The National Audit Office will present its annual report and accounts to Parliament later this month, setting out its achievements for the year to 31 March 2006 and how it has used its resources. During the year, the NAO produced 61 major reports on the value for money achieved by Departments in using resources across a range of public expenditure. Examples include returning failed asylum seekers, progress in improving Government efficiency, and the failure of MG Rover. The Comptroller and Auditor General certified more than 500 accounts during the year and I know that the House will congratulate the NAO on identifying £555 million-worth of financial savings arising from its work in 2005—a return of more than £8 for every pound funded by Parliament. The Public Accounts Commission will have the opportunity to examine the NAO’s performance on the House’s behalf when it meets to consider the NAO’s corporate plan tomorrow.
I congratulate the NAO on last week’s report into the failure that is the Child Support Agency. Is it not an absolute scandal that it costs the CSA 70p to collect each £1 of child support, and that 60 per cent. of outstanding child support payments totalling £3.5 billion are deemed uncollectable?
That is really a matter for the Public Accounts Committee, rather than the Public Accounts Commission, but one is bound to feel that what we have read about is the latest in a series of disastrous performances by the CSA, which reflect what I suspect is the unpleasant experience of too many of our constituents. Our first inquiry, which was conducted a long time ago, discovered that—unbelievably—the CSA was set up with just one quarter of the staff that it required. Ever since then, it has never recovered.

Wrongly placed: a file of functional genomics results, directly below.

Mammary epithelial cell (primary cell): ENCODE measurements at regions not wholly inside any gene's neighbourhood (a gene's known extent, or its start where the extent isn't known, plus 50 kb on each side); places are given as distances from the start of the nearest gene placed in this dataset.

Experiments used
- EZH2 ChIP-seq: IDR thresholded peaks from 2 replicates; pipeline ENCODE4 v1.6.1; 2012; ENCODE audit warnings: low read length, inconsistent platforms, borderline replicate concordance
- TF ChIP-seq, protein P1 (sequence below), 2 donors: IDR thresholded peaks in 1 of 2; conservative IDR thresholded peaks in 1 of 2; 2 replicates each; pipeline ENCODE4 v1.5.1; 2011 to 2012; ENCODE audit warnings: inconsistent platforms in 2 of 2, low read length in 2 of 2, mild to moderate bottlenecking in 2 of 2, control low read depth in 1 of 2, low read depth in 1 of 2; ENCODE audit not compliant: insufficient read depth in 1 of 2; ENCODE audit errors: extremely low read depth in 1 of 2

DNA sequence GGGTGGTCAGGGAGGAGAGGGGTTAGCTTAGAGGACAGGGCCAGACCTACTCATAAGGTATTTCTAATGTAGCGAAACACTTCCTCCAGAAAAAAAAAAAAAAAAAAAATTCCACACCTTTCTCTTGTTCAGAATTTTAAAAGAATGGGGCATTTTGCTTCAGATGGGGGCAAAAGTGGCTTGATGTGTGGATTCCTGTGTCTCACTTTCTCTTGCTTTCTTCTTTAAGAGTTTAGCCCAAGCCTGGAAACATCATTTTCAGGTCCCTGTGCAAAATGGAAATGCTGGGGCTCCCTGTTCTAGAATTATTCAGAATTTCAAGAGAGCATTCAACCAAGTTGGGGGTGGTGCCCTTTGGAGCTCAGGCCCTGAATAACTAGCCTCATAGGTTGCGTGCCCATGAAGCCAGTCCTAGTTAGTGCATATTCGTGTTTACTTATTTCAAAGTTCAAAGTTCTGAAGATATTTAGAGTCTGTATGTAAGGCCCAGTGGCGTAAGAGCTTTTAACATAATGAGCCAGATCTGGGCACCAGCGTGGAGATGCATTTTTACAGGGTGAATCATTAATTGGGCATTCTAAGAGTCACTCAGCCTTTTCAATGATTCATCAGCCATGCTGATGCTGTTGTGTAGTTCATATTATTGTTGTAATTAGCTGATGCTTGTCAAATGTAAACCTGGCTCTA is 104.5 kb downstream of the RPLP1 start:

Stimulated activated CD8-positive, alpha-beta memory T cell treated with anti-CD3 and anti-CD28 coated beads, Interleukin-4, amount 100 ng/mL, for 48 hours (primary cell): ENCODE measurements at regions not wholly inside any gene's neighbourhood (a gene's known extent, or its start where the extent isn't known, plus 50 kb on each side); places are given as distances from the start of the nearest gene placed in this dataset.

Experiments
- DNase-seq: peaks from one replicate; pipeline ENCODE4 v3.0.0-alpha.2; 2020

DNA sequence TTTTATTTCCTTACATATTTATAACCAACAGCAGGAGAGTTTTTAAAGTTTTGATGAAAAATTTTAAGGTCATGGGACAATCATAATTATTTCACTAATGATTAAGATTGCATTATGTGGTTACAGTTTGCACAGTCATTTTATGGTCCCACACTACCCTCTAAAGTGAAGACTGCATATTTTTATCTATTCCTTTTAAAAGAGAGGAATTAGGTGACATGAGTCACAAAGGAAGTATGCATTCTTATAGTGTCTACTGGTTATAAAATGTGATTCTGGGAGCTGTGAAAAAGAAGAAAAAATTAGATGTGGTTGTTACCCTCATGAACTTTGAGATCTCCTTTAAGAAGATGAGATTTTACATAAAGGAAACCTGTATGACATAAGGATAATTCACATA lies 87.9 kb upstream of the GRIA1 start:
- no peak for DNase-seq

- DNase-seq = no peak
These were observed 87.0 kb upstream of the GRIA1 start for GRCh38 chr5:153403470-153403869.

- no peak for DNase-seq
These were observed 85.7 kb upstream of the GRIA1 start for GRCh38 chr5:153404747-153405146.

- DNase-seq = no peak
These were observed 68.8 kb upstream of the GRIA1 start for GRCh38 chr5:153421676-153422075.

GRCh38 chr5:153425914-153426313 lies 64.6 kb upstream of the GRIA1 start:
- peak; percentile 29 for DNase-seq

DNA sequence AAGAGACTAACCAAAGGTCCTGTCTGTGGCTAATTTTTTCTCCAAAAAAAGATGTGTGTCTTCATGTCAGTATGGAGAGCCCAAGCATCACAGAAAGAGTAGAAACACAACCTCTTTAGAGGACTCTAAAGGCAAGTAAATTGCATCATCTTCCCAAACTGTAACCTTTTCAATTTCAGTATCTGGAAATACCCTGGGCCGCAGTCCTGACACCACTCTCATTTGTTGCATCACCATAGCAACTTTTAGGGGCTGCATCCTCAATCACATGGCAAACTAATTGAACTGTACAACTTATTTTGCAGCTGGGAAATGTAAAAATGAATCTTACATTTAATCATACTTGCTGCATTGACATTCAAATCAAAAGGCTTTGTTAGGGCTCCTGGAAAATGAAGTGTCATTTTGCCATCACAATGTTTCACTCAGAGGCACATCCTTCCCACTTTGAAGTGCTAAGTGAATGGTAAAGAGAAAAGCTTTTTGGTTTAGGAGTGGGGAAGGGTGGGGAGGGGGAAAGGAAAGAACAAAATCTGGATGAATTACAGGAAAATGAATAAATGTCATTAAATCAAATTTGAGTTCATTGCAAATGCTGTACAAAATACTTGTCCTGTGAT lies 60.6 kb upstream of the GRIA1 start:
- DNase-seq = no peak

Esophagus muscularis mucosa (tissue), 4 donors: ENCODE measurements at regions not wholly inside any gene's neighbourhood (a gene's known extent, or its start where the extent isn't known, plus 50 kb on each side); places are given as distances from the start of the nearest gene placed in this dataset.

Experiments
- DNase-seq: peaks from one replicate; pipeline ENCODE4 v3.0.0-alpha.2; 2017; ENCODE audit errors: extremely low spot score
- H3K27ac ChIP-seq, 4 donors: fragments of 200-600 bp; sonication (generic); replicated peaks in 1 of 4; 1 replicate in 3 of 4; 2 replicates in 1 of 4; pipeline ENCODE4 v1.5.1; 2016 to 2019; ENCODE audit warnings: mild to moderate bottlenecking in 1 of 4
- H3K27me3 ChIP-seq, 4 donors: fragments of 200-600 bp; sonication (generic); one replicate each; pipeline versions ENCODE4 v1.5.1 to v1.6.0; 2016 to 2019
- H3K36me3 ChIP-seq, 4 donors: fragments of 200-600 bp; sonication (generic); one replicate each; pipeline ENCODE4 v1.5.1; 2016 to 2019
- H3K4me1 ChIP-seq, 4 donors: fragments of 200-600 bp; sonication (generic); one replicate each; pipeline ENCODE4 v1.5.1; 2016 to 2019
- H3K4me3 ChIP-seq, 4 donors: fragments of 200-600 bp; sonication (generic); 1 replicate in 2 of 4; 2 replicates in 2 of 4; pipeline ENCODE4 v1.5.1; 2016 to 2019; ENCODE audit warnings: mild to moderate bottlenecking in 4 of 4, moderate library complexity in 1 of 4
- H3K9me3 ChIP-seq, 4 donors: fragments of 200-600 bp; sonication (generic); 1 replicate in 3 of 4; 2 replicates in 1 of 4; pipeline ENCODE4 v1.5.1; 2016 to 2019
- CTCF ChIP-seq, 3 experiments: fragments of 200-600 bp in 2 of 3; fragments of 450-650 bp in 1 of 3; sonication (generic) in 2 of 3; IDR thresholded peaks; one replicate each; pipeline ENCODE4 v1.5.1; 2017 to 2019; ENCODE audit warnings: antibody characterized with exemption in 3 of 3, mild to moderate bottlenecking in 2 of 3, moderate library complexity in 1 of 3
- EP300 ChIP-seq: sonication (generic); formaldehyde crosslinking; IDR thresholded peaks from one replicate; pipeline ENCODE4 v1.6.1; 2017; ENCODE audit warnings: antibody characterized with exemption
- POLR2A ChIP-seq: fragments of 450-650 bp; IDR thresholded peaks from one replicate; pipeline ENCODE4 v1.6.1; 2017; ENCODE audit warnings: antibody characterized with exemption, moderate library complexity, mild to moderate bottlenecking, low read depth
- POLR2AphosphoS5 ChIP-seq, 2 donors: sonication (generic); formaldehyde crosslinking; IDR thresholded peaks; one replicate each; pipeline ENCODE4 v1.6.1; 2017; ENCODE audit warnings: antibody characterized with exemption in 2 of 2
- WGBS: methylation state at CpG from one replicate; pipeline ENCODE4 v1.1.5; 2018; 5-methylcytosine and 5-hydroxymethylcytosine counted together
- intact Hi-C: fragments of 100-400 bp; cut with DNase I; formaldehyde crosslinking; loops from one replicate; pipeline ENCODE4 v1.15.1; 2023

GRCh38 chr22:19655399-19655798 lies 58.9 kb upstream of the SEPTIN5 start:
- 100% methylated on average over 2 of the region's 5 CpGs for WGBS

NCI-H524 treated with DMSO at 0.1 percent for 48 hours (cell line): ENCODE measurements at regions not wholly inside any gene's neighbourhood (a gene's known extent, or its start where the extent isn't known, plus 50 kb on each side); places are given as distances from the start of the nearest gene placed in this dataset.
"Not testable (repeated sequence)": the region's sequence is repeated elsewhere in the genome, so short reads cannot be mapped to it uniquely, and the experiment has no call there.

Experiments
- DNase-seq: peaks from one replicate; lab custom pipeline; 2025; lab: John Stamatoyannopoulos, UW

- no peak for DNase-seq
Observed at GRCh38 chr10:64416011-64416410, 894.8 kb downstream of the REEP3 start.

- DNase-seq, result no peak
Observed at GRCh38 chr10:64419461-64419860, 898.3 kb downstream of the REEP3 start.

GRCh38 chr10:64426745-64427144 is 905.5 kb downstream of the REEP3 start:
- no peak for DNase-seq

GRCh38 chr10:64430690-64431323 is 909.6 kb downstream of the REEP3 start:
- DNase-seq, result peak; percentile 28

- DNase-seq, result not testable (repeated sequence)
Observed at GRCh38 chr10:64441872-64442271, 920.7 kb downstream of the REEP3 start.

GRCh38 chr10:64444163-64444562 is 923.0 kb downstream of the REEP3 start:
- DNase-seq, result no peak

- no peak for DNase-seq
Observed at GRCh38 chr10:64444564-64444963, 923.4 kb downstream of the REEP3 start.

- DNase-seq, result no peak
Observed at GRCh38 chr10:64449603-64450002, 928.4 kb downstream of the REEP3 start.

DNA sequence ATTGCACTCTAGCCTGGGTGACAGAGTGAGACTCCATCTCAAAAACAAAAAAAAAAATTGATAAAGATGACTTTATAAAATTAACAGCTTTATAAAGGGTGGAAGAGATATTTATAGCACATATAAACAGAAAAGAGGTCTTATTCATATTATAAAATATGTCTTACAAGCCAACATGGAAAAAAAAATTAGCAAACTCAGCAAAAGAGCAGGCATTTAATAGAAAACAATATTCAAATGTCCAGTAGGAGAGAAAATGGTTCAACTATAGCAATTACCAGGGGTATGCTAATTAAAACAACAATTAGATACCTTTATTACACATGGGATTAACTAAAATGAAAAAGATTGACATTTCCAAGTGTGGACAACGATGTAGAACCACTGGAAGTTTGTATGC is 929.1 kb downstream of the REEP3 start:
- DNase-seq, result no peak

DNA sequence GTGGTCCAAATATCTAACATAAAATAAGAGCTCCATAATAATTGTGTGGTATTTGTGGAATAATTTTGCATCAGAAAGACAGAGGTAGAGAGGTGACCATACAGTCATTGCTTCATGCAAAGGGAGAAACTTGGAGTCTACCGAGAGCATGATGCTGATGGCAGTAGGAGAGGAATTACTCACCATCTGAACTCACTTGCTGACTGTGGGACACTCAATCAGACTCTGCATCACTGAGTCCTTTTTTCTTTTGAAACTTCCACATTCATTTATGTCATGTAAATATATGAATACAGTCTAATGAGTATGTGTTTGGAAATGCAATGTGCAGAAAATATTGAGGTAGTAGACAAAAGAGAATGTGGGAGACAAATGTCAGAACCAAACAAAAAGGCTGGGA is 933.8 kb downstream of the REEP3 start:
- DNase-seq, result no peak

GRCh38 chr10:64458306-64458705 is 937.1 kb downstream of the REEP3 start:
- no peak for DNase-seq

Does the right hon. Gentleman agree that the National Audit Office is saving this country a lot of money and is he concerned that its expansion is being resisted by the Executive, because they are worried that it would expose their incompetence and weaknesses?
On the latter point, I do not know what the Executive’s aspirations might be, but if there is any such aspiration, it is having no effect. The Public Accounts Commission’s role is to ensure that the NAO has the money that it requires and, so far, there has been no serious attempt by the Treasury to curtail the grants that we were considering making to the NAO. I hope that that reassures the hon. Gentleman. Furthermore, because it has been so successful, we asked the NAO to consider whether, instead of achieving an £8:£1 rate of return for the taxpayer, it could do better. To our surprise, the NAO has said that in 2007 it hopes to increase that ratio from the present £8 to £9 for every £1 that it costs.
Does the Chairman of the Public Accounts Commission agree that, if the NAO is to maintain and preserve its reputation for professionalism and independence, it would do well to resist the well-known pressure from Government for it to soft pedal its criticism of private finance initiative projects? He speaks of the savings that the NAO has achieved. If he were to press the Government to abandon PFI, which is prohibitive in cost, flawed in concept and intolerable in consequences for taxpayers, citizens and public sector workers, the savings would be vastly greater than the sum that he quoted.
Again, that is a matter for the Public Accounts Committee. If the Government have been trying get the National Audit Office to curb criticism of PFI, they have been singularly unsuccessful, and they certainly have not managed to limit the activities of the Public Accounts Committee, on which I sit.